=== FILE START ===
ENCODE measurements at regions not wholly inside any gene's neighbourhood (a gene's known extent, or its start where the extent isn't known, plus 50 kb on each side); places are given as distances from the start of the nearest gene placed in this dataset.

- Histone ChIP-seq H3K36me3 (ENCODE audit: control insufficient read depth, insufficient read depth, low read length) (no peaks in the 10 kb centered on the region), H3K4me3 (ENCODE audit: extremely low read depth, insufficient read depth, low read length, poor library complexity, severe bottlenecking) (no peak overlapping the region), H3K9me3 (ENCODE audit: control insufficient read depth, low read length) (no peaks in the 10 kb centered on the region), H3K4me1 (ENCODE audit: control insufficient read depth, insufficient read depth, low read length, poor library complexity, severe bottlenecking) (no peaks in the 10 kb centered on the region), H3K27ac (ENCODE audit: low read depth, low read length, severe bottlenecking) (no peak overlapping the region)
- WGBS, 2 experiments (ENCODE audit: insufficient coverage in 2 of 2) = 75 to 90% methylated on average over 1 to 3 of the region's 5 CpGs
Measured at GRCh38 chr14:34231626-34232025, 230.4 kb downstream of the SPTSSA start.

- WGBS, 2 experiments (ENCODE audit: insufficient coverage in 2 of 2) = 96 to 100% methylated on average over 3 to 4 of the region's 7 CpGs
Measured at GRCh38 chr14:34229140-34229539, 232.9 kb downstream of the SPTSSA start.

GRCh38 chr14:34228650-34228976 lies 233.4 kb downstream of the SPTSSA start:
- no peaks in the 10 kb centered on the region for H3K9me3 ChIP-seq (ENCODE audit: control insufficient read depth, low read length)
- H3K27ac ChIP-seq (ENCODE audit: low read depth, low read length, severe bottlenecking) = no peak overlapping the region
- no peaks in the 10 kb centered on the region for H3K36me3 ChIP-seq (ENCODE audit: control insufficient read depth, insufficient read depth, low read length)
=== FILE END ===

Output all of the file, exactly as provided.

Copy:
ENCODE measurements at regions not wholly inside any gene's neighbourhood (a gene's known extent, or its start where the extent isn't known, plus 50 kb on each side); places are given as distances from the start of the nearest gene placed in this dataset.

- Histone ChIP-seq H3K36me3 (ENCODE audit: control insufficient read depth, insufficient read depth, low read length) (no peaks in the 10 kb centered on the region), H3K4me3 (ENCODE audit: extremely low read depth, insufficient read depth, low read length, poor library complexity, severe bottlenecking) (no peak overlapping the region), H3K9me3 (ENCODE audit: control insufficient read depth, low read length) (no peaks in the 10 kb centered on the region), H3K4me1 (ENCODE audit: control insufficient read depth, insufficient read depth, low read length, poor library complexity, severe bottlenecking) (no peaks in the 10 kb centered on the region), H3K27ac (ENCODE audit: low read depth, low read length, severe bottlenecking) (no peak overlapping the region)
- WGBS, 2 experiments (ENCODE audit: insufficient coverage in 2 of 2) = 75 to 90% methylated on average over 1 to 3 of the region's 5 CpGs
Measured at GRCh38 chr14:34231626-34232025, 230.4 kb downstream of the SPTSSA start.

- WGBS, 2 experiments (ENCODE audit: insufficient coverage in 2 of 2) = 96 to 100% methylated on average over 3 to 4 of the region's 7 CpGs
Measured at GRCh38 chr14:34229140-34229539, 232.9 kb downstream of the SPTSSA start.

GRCh38 chr14:34228650-34228976 lies 233.4 kb downstream of the SPTSSA start:
- no peaks in the 10 kb centered on the region for H3K9me3 ChIP-seq (ENCODE audit: control insufficient read depth, low read length)
- H3K27ac ChIP-seq (ENCODE audit: low read depth, low read length, severe bottlenecking) = no peak overlapping the region
- no peaks in the 10 kb centered on the region for H3K36me3 ChIP-seq (ENCODE audit: control insufficient read depth, insufficient read depth, low read length)